SHOW NOTES EPISODE 14:

My Favorite & Most Influential Writers

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I always get so many questions about my favorite books and what authors I’m inspired by. This is also one of my favorite subjects and I could talk about books and writers for days. Either way, in this episode I will share five of my favorite writers that influenced me in quite different ways. But all these writers and their books had a big impact on me when I first discovered them, and I go back to these writers over and over again for guidance.

 

I love getting book recommendations and I would love to hear your thoughts on these books, if you’ve read them, or if you have another book you think I would love based on these! So please find me and connect somewhere on the intraweb.

Here we go:

Favorite writer #1: Rainer Maria Rilke

My introduction to Rainer Maria Rilke was, like for many of us, through his “Letters to a young poet”. It’s a super short and quite simple book, but it really truly did have a huge impact on my life. I found it at the right time, right when I needed it, like so many of our most beloved books do. I had just turned 19, I think, and had spent my first months in London on my own. I felt lost and scared, alone with no direction and I doubted if I could ever make it as a songwriter.

The letters in the book are letters to a young poet, maybe a young you or me, because that’s what it feels like. It feels like you’re reading a letter addressed straight to you because it’s all so accurate.

I held on to letters to a young poet for many years before i moved on to read more from Rilke. I have sense devoured his books of letters, poetry, biographies and collections. 

 

Like with every writer I fall in love with, I become more interested in their lives and philosophies, than their actual fictional works. Rilke seemed to have this deep urge to live intensely and deeply. He had many relationships, marriages, travelled widely and befriended many interesting people. He gave his life to his work, and he aimed to write truthfully. He seemed to have a strong urge to understand love and why we so desperately need love. Neither is he afraid to mention the problems with love, how young people throw themselves into a relationship without being whole in themselves yet.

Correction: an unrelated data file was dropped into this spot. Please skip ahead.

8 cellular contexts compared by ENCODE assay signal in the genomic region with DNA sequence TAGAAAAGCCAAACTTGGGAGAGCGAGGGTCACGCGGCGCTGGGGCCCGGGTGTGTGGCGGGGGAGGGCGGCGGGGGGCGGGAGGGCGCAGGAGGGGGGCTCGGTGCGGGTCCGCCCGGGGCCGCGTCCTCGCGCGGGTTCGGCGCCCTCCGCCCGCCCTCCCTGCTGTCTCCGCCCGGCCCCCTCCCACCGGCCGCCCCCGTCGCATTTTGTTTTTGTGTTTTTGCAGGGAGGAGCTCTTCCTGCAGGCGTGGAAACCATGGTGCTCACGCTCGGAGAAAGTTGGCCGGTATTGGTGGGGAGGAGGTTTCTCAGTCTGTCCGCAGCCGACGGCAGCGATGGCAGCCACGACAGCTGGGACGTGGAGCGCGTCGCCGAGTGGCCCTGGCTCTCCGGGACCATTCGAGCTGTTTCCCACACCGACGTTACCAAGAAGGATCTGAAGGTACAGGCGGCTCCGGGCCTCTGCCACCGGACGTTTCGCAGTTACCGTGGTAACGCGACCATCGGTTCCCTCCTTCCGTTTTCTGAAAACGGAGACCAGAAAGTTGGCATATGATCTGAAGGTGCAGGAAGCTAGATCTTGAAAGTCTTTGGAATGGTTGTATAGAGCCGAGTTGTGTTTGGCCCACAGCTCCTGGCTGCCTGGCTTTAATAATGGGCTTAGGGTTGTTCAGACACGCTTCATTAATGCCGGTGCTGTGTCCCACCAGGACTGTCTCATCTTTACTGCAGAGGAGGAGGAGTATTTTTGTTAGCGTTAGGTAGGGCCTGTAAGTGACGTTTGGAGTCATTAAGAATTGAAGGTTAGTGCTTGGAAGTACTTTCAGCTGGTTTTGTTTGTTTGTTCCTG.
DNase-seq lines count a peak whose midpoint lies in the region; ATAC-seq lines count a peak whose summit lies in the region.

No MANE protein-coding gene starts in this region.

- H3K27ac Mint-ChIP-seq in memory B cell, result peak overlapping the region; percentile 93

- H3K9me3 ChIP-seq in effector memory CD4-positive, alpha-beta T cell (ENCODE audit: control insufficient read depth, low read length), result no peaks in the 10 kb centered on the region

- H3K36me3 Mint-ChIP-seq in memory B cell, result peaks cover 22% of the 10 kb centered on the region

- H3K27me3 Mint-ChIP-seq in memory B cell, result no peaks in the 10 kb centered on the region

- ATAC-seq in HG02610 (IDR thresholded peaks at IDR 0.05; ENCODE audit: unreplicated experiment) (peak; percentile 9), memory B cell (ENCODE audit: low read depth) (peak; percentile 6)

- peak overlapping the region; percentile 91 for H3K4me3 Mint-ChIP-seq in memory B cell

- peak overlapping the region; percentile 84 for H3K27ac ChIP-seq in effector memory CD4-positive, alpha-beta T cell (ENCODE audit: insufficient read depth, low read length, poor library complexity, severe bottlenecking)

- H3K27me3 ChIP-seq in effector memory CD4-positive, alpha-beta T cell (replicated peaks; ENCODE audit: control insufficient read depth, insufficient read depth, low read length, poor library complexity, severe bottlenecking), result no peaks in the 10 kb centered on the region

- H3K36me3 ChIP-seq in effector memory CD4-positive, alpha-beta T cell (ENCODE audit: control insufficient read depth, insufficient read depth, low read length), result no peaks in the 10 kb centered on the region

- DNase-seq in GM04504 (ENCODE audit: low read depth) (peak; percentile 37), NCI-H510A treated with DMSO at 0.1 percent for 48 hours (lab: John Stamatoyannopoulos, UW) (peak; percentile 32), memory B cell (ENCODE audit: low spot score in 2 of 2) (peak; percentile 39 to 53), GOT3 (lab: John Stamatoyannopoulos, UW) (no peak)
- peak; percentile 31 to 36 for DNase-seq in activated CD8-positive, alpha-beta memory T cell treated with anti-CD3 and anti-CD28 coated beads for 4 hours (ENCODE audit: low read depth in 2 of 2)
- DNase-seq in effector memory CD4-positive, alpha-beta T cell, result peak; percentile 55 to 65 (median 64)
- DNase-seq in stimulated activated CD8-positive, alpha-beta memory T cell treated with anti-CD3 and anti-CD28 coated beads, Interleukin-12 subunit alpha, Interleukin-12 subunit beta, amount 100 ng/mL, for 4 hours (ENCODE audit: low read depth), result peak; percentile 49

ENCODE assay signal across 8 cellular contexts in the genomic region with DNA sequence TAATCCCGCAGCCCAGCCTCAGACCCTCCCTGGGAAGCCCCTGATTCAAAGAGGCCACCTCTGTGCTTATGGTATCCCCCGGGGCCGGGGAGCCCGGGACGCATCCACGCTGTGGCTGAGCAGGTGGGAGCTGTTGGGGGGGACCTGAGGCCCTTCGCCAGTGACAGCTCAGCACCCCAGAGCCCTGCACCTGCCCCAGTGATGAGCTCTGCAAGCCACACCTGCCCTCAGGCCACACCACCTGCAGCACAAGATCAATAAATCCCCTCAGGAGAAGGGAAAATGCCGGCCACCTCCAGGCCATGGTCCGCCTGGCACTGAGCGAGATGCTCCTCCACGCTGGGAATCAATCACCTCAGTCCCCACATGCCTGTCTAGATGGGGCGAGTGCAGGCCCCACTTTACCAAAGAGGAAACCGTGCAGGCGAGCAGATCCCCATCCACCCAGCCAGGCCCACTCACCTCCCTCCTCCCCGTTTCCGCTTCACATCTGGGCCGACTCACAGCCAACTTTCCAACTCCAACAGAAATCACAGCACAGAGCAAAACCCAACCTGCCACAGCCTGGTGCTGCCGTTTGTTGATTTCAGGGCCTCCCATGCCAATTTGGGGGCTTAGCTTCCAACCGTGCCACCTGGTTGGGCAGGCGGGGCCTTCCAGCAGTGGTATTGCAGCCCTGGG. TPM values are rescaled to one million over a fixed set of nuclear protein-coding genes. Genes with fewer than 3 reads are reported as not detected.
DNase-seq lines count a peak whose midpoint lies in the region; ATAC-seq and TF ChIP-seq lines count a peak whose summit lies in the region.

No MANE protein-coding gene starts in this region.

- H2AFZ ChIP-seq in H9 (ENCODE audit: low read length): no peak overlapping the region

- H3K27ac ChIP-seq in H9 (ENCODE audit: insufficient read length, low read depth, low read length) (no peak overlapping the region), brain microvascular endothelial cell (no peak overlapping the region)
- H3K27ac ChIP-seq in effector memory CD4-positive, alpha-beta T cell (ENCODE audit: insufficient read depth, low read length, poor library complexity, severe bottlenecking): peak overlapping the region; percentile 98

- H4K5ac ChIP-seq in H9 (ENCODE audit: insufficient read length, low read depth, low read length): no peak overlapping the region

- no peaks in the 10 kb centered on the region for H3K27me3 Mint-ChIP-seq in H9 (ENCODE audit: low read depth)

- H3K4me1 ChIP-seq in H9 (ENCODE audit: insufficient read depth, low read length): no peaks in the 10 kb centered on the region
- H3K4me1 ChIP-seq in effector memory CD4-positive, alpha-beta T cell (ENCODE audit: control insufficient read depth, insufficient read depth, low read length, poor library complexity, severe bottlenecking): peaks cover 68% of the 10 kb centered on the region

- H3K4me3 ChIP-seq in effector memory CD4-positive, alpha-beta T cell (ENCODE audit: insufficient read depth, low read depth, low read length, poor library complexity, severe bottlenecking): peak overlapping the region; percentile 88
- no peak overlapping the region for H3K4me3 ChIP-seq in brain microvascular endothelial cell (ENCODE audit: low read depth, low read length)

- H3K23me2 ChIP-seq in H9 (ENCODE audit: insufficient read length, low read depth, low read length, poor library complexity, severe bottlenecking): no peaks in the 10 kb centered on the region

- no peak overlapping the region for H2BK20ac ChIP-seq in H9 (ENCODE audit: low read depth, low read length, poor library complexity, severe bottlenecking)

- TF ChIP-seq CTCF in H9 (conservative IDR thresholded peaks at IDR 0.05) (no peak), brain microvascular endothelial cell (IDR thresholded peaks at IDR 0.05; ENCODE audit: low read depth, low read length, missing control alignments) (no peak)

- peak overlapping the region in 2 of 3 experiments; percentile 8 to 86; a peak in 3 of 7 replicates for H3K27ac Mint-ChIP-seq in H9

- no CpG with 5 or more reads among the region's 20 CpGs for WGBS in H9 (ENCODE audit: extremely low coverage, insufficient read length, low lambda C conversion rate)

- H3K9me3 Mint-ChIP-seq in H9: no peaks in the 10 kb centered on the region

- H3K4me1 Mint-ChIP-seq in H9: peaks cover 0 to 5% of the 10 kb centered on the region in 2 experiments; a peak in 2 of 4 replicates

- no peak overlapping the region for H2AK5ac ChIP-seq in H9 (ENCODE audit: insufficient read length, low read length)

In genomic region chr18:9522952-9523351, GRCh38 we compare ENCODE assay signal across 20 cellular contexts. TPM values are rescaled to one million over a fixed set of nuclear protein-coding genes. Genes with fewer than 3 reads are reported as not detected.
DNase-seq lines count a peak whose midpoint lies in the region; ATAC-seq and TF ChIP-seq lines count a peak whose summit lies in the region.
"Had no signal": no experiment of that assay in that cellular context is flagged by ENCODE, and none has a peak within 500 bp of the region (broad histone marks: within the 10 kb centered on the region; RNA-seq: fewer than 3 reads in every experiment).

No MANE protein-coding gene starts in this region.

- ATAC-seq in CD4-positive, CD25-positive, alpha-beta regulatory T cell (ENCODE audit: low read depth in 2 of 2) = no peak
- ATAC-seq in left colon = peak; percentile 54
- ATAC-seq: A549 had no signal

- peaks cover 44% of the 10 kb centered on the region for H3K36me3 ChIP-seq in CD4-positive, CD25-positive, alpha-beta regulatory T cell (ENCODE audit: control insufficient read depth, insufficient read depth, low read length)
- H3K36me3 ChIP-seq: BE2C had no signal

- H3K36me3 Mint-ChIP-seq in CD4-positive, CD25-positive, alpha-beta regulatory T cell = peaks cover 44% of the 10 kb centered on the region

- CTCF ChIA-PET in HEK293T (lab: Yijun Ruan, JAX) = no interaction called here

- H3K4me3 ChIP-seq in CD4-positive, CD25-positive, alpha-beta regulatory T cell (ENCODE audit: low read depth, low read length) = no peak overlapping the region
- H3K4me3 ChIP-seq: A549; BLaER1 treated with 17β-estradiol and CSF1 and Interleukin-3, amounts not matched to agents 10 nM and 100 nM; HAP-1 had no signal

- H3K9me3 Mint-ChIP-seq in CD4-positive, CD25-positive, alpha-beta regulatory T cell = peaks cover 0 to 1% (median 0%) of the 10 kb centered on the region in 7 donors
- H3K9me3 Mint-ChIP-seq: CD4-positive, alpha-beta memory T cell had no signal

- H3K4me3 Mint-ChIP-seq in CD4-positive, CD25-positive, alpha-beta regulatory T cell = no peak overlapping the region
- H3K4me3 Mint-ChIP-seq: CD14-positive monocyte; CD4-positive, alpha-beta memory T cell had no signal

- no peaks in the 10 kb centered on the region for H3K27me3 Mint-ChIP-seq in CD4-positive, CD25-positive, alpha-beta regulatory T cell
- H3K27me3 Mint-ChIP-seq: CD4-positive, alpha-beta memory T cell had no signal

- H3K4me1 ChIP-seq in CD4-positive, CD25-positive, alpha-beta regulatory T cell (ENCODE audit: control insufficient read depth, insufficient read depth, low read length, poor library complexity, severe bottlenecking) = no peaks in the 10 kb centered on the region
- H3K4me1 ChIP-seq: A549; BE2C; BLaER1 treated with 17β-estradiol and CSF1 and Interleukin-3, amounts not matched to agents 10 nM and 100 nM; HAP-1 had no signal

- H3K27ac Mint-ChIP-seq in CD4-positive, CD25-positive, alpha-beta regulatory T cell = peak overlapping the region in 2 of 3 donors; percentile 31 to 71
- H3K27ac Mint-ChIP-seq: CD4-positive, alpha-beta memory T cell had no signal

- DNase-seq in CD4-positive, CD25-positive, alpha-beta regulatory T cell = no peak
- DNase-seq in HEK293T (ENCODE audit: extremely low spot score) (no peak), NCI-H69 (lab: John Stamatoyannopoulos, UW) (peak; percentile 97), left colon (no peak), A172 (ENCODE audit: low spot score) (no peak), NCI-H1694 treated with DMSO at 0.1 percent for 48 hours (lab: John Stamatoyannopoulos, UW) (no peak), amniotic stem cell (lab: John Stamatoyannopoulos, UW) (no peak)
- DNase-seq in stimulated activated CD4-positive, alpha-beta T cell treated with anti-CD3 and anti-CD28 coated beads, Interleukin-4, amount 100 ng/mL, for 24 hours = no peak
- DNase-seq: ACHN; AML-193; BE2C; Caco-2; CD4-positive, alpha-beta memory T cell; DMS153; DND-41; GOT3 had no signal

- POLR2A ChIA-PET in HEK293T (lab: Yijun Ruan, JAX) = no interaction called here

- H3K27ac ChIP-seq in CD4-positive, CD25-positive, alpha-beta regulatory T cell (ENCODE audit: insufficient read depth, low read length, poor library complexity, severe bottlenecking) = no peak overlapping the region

Some books by Rilke to get you started

 

 

“Let everything happen to you 

Beauty and terror 

Just keep going 

No feeling is final”

― Rainer Maria Rilke

 

 

 

Favorite writer #2: Joseph Campbell

Joseph Campbell has probably been the most impactful writer in my life. I found his philosophies in a time of complete desperation. I somehow stumbled upon Nietzsche's concept of Amore Fati. Simplified, it means lover of fate. That you must love everything that happens to you as if it was the only way things could have happened. This lead me to Joseph Campbell, and as if the universe was placing signs and help right in front of me, I found a yellow worn out copy of “Reflections on the Art of Living: A Joseph Campbell Companion” hidden between other books on a second hand market in Bristol right about the same time. I bought it for like 2 pounds and this book would sort of save me. It sounds silly maybe, but the panic you feel when you’re young, lost and heart broken is a real panic and maybe you grow up and learn how to deal with life, but at this point, this book was my salvation. I was 21 and I read it like a bible.

 

Joseph Campbell is a philosopher. He wrote about the power of myth and the hero’s journey. He has some wonderful books and talks on these subjects, but this book, A Joseph Campbell Compaion, is a collection of his most profound philosophies, thoughts and ideas. He’s writing about topics such as growing up, following your bliss, finding your path in life, and how philosophy will help you.

 

“Follow your bliss. The heroic life is living the individual adventure. There is no security

in following the call to adventure. Nothing is exciting

if you know what the outcome is going to be.”

 

One of his main points that he brings up again and again, is the concept of following your bliss.

 

“The hero’s journey always begins with the call. One way or another, a guide must come to say, 'Look, you’re in Sleepy Land. Wake. Come on a trip. There is a whole aspect of your consciousness, your being, that’s not been touched. So you’re at home here? Well, there’s not enough of you there.' And so it starts.”

-- Joseph Campbell

 

 

MY FAVORITE BOOKS BY CAMPBELL

Favorite writer #3: Jack Gilbert

Jack Gilbert was American poet, and something about his poems but also the way he lived his life hit me in such a strange and beautiful way, that I even decided to tattoo a line from his poem on my collar-bone.

 

Like many of the writers I love today, I found Gilbert by picking up one of his poetry collections from a second hand market somewhere in England. I started with his book Refusing Heaven and went on to read about his life. Gilbert shot to fame quickly in America but he didn’t like the spotlight. He fled the fame to live a wandering and simple life in many different European cities. He lived on the Greek island paros together with another amazing poet Linda Gregg. He also lived in Denmark and Italy, without knowing any of these languages.